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Promoting Freedom of Information in Iran


Iranian Americans participate in a rally in downtown Los Angeles, Oct. 1, 2022, in solidarity with women in Iran.

While Iran’s government is firing on peaceful protestors and cutting off its people’s access to the global Internet, the United States is taking action to help the Iranian people freely access information via the Internet.

Promoting Freedom of Information in Iran
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The Iranian government has cut off access to the Internet for most of its 80 million citizens to prevent them — and the world — from watching its violent crackdown on peaceful protestors sparked by the brutal death of Mahsa Amini at the hands of Iran’s Morality Police. “Mahsa Amini is senselessly, tragically dead, and now the government is violently suppressing peaceful protesters rightly angry about her loss,” said Secretary of State Antony Blinken. “It is clear that the Iranian government is afraid of its own people.”

Ms. Amini was arrested by Iran’s morality police for purportedly not wearing a hijab correctly. She suffered severe injuries while in custody and later died in a hospital after falling into a coma. At least 76 people have been killed and more than 1,200 people have been arrested throughout Iran, according to press reports. Protesters are demanding an end to the compulsory wearing of the hijab and other infringements on women's rights in Iran. Protests have spread to at least 80 cities across the country.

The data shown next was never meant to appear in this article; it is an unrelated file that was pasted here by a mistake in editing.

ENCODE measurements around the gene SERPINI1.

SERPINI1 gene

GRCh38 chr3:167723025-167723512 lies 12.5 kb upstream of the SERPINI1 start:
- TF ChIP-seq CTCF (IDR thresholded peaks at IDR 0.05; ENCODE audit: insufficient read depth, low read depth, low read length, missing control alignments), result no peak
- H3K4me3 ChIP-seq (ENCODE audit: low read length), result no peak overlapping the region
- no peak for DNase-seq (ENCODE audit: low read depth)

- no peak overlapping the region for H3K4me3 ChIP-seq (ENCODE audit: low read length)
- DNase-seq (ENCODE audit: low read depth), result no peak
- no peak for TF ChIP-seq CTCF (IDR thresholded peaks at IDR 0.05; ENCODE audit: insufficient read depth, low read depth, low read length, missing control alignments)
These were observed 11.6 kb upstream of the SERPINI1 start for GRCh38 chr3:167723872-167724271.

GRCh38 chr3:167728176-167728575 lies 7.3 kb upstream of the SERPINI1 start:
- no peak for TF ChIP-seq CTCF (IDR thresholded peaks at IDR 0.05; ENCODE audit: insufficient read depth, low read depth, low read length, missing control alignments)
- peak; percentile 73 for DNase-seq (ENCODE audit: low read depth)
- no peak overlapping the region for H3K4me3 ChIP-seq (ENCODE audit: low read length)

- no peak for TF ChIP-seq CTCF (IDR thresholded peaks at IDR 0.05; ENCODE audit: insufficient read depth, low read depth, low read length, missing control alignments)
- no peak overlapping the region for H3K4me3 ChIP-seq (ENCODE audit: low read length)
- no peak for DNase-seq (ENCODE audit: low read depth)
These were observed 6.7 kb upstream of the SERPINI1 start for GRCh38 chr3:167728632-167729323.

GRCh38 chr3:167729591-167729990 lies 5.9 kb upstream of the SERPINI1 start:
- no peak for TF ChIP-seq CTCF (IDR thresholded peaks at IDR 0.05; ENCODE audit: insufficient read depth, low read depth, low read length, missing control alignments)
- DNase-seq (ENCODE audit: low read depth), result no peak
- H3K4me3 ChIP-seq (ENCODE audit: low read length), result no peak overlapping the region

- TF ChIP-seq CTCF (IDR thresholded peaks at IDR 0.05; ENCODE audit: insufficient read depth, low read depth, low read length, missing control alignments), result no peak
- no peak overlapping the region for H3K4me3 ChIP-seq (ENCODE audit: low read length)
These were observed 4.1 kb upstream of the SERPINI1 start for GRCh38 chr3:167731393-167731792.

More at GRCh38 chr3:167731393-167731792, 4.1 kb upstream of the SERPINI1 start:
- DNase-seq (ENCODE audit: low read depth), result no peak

While Iran’s government is firing on peaceful protestors and cutting off its people’s access to the global Internet, the United States is taking action to help the Iranian people freely access information via the Internet. That’s why the U.S. Treasury’s Office of Foreign Assets Control has issued General License D-2 - an expanded authorization that will allow technology firms to provide more digital services to people in Iran, from access to cloud computing services to better tools to enhance their online security and privacy.

These steps will help enable Iranians to counter the Iranian government’s efforts to surveil and censor them. With this updated general license, it is now up to technology companies to decide whether to offer authorized services to Iranians.

The U.S. Government will continue to identify those opportunities to support the Iranian people’s ability to communicate freely and without fear of government reprisals.

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